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Granger man sentenced for mortgage fraud

Paul Kramer, 43, of Granger has been sentenced to 90 months in prison for wire fraud, bank fraud and conspiracy.

He was sentenced by Chief United States District Judge James E. Gritzner, who also sentenced Kramer to five years of supervised release following incarceration.

According to the court, from 2006 through 2009, Kramer knowingly used his mortgage company, Kramer Mortgage, and his real estate closing company, Iowa Closing and Escrow, to defraud multiple lenders out of over $1 million. Kramer executed the fraud, in part, in connection with a real estate development company, LDF. Kramer and the members of LDF, including Lane Anderson, orchestrated straw sales of 13 properties to another LDF member, Shannon Flickinger. LDF was the true buyer but LDF could not qualify for financing for the purchase of the properties because the company already had too much debt. Flickinger was used as a straw buyer to obtain the financing to purchase the additional homes. At Kramer’s direction and with Kramer’s oversight Kramer Mortgage submitted loan applications in which Flickinger was named as the buyer despite the fact that Kramer knew that LDF was the true buyer. With Kramer’s knowledge, Flickinger’s income was grossly inflated in the applications in order to qualify him for the loans. After Flickinger’s fraudulent loan applications were approved, the straw sales were closed at Kramer’s mortgage company with Kramer’s knowledge. Kramer closed the sales despite the fact that Flickinger paid no down payments for any of the properties, contrary to the documentation that was provided to the lenders.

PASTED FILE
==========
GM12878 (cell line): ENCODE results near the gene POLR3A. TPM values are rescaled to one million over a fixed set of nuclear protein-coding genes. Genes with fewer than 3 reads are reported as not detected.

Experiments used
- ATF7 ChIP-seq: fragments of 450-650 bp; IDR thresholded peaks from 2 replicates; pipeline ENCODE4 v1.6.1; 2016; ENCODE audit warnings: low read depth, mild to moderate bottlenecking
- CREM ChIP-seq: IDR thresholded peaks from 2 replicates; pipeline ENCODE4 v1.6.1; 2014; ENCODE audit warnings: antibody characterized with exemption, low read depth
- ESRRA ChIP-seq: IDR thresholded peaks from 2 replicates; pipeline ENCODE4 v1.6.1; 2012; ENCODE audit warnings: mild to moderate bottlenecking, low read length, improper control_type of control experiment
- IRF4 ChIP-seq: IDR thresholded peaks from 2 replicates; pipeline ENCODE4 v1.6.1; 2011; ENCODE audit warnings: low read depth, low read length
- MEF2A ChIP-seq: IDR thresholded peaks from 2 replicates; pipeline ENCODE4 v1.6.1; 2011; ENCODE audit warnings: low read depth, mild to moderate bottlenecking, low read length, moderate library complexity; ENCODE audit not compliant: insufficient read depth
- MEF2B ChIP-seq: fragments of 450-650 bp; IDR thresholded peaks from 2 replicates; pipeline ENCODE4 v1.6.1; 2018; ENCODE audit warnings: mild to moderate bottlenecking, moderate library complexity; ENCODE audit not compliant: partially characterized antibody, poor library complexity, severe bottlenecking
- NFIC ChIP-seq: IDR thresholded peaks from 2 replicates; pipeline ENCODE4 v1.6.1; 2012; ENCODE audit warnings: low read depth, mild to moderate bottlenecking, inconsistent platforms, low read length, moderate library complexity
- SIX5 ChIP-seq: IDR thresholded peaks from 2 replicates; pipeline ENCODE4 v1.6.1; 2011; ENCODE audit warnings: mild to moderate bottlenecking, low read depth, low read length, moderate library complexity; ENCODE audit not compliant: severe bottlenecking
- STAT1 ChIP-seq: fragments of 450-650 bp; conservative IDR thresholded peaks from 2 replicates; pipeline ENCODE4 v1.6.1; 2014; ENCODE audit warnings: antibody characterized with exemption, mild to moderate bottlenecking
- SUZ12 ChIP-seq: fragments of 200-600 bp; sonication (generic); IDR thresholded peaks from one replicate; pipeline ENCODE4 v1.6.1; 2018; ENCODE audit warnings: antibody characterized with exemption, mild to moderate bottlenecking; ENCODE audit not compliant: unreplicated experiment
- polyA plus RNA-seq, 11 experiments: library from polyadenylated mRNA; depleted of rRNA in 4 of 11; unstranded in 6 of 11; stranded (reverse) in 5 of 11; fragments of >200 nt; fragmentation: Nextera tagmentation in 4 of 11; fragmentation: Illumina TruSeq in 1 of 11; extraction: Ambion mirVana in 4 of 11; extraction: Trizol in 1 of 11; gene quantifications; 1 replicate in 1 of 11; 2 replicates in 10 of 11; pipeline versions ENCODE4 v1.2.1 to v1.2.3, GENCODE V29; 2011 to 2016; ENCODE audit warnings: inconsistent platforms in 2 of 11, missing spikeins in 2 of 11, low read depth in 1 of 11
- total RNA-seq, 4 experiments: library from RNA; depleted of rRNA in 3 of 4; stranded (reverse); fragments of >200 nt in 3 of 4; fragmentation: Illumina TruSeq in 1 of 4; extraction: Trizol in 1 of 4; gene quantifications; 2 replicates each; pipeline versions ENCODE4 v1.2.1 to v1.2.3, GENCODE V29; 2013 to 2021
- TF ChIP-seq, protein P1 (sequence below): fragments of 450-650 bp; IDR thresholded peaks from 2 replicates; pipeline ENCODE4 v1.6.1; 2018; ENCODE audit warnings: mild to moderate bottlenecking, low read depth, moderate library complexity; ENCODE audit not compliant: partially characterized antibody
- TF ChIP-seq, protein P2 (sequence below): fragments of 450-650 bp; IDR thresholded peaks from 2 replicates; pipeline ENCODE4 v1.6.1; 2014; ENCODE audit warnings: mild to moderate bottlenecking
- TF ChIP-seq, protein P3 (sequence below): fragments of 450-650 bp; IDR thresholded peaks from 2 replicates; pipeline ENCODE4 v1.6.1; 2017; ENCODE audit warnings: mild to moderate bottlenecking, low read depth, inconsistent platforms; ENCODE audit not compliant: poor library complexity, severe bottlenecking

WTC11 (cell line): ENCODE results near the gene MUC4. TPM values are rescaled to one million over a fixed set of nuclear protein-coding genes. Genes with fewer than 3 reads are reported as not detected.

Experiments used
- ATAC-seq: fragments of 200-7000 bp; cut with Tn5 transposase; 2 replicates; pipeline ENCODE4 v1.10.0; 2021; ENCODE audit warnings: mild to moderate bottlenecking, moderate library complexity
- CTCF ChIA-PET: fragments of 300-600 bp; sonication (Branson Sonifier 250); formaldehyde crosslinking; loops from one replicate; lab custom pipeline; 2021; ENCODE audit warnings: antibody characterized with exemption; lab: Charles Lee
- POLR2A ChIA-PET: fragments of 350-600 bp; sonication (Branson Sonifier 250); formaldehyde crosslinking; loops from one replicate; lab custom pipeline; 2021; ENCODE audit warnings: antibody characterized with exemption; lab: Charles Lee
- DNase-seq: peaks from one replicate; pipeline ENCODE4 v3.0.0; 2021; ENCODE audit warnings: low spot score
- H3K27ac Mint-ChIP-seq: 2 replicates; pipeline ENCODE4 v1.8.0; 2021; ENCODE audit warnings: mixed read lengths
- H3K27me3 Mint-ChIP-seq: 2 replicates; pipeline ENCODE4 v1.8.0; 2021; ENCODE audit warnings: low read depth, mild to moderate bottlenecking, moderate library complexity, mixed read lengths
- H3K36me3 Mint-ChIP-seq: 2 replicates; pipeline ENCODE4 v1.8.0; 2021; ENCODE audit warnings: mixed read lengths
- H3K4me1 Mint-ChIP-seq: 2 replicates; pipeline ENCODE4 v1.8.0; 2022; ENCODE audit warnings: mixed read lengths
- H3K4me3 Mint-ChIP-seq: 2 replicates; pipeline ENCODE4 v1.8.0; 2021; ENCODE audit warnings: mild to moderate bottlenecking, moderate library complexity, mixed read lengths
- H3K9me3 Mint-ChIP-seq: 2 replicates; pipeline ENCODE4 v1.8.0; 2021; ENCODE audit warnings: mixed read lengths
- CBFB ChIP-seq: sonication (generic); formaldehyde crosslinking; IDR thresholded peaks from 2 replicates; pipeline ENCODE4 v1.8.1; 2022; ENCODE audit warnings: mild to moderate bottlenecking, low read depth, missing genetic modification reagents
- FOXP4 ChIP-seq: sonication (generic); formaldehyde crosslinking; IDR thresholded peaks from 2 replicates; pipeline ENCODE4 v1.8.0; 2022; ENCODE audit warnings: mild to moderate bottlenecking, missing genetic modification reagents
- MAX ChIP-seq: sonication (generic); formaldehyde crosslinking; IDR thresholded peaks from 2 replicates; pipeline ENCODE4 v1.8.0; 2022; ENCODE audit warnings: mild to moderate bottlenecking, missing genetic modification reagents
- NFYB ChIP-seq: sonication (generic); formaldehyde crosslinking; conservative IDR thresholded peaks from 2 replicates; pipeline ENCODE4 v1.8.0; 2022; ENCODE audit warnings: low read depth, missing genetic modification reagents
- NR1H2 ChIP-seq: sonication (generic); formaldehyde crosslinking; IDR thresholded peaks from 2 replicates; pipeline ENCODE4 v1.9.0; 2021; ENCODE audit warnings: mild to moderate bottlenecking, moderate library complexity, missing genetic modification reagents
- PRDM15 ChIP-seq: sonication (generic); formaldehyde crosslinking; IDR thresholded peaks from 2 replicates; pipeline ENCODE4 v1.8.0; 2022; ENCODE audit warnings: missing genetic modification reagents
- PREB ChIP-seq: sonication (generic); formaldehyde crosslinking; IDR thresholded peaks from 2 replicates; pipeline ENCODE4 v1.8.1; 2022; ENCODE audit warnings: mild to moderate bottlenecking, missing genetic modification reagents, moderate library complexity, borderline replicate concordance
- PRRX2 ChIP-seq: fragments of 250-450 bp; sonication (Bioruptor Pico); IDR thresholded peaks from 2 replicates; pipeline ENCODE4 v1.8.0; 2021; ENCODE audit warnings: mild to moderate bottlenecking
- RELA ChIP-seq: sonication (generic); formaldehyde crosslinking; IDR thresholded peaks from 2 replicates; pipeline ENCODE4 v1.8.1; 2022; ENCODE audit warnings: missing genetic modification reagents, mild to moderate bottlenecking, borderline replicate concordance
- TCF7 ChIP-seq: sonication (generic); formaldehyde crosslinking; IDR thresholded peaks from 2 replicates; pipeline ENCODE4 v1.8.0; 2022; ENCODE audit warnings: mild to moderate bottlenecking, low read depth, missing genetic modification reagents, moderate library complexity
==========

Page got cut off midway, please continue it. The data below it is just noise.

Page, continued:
Kramer defrauded one particular bank by intentionally concealing the sales of properties that had been pledged to the bank as collateral for a $4 million line of credit for Kramer. After the sales of multiple properties in which the proceeds were owed to the bank, Kramer kept the proceeds and used them to pay his own personal or business expenses. Kramer also pledged several properties to more than one bank, without the banks’ knowledge, to obtain additional loans. Kramer’s activities resulted in the primary bank suffering significant losses and also left many homeowners unable to sell or refinance their homes because they did not have clear title to their properties. Some homeowners were threatened with foreclosure due to Kramer’s activities. This case was investigated by the Federal Bureau of Investigation, and the case was prosecuted by the United States Attorney’s Office for the Southern District of Iowa.

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